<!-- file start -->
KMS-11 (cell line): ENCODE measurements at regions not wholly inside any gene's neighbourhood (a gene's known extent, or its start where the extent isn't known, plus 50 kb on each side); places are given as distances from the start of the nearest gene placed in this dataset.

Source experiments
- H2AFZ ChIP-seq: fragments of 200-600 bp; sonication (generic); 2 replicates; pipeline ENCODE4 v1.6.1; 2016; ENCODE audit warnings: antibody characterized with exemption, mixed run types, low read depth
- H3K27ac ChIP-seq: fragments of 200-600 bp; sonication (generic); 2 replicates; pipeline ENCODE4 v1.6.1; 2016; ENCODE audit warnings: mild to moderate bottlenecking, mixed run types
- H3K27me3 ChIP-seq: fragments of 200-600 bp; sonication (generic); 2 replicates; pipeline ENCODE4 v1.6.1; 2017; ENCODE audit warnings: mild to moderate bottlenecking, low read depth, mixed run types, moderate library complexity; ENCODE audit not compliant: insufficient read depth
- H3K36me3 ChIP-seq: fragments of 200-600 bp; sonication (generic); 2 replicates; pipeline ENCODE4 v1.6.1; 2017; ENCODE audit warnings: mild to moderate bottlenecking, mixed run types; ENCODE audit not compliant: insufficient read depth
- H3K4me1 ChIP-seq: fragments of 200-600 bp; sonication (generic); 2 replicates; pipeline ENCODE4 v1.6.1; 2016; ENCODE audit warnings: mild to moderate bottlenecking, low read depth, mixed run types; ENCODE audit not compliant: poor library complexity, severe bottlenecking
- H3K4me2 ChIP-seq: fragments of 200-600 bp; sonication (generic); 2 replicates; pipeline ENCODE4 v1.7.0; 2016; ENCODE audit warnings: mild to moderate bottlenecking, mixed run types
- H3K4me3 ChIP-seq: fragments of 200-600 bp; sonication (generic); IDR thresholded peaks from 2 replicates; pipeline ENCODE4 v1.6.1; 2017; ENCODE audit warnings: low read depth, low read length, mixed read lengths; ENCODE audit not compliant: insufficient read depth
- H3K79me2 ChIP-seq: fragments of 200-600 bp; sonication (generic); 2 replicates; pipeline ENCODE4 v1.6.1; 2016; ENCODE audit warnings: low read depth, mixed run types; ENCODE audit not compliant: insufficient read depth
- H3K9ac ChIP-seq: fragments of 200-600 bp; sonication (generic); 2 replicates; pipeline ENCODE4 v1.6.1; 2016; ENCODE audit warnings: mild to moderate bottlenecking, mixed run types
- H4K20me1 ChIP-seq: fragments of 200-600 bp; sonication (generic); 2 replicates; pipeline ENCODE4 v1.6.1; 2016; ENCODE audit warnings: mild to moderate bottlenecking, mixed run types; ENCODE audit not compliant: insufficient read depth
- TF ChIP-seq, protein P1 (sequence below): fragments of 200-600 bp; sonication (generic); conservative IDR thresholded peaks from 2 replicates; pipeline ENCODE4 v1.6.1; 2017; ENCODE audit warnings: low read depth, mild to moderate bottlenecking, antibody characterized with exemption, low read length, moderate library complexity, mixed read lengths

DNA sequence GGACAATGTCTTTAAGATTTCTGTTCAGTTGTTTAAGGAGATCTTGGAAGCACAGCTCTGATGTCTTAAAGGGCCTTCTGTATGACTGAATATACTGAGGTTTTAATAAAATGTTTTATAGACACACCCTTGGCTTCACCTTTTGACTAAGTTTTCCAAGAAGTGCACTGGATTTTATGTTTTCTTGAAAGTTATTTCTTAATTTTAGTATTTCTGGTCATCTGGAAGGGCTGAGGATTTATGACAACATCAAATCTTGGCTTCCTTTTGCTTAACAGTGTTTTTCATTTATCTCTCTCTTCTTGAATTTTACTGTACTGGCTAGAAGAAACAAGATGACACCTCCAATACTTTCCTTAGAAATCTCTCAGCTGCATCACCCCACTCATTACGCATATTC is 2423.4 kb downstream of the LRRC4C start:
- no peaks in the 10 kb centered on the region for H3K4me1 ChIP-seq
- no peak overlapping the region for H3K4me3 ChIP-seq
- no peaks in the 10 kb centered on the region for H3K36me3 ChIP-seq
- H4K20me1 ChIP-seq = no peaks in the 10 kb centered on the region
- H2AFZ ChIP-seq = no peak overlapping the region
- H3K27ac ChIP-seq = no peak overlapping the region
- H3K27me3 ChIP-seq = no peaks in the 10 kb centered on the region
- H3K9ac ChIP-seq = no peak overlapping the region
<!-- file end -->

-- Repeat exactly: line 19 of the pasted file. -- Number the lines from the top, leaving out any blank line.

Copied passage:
- H2AFZ ChIP-seq = no peak overlapping the region